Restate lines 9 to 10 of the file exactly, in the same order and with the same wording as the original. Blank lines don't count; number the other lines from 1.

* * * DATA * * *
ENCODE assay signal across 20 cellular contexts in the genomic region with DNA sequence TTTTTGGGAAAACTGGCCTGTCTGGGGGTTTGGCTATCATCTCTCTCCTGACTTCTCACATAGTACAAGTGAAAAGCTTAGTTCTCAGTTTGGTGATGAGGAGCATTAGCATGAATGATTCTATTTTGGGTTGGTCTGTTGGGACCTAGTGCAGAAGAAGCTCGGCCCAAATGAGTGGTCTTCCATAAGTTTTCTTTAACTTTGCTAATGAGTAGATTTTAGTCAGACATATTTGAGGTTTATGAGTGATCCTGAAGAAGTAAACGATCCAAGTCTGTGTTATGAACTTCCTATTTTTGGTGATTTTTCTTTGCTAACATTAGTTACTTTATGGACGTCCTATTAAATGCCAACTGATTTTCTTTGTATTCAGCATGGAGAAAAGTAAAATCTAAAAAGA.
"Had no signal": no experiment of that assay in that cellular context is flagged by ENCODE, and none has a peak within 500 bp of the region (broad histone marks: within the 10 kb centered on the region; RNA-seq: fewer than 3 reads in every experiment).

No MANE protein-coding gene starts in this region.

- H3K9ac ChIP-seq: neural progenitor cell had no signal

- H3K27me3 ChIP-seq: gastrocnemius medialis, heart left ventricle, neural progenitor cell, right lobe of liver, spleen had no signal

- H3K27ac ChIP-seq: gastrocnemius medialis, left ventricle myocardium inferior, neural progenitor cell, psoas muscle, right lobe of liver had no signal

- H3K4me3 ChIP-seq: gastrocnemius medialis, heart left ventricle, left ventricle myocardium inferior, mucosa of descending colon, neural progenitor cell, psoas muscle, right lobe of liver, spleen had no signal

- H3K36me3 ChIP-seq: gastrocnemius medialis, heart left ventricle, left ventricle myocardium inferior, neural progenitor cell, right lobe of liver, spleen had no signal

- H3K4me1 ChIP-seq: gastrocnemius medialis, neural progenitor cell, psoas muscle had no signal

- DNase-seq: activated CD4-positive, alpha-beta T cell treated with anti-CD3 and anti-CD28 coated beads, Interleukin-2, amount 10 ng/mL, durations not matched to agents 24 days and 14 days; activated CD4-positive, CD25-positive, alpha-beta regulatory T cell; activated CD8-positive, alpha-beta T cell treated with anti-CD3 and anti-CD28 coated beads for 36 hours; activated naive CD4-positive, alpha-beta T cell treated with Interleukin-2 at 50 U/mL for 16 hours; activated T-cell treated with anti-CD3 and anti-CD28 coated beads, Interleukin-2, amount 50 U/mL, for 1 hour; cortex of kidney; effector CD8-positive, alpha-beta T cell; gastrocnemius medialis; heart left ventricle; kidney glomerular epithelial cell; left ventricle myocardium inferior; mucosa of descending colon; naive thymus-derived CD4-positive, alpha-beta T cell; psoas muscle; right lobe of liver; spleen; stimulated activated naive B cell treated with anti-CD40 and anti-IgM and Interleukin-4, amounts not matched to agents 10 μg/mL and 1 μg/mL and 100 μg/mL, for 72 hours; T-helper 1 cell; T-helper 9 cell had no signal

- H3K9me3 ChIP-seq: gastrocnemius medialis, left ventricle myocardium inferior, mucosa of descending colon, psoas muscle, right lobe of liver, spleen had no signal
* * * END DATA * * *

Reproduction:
- H3K4me1 ChIP-seq: gastrocnemius medialis, neural progenitor cell, psoas muscle had no signal

- DNase-seq: activated CD4-positive, alpha-beta T cell treated with anti-CD3 and anti-CD28 coated beads, Interleukin-2, amount 10 ng/mL, durations not matched to agents 24 days and 14 days; activated CD4-positive, CD25-positive, alpha-beta regulatory T cell; activated CD8-positive, alpha-beta T cell treated with anti-CD3 and anti-CD28 coated beads for 36 hours; activated naive CD4-positive, alpha-beta T cell treated with Interleukin-2 at 50 U/mL for 16 hours; activated T-cell treated with anti-CD3 and anti-CD28 coated beads, Interleukin-2, amount 50 U/mL, for 1 hour; cortex of kidney; effector CD8-positive, alpha-beta T cell; gastrocnemius medialis; heart left ventricle; kidney glomerular epithelial cell; left ventricle myocardium inferior; mucosa of descending colon; naive thymus-derived CD4-positive, alpha-beta T cell; psoas muscle; right lobe of liver; spleen; stimulated activated naive B cell treated with anti-CD40 and anti-IgM and Interleukin-4, amounts not matched to agents 10 μg/mL and 1 μg/mL and 100 μg/mL, for 72 hours; T-helper 1 cell; T-helper 9 cell had no signal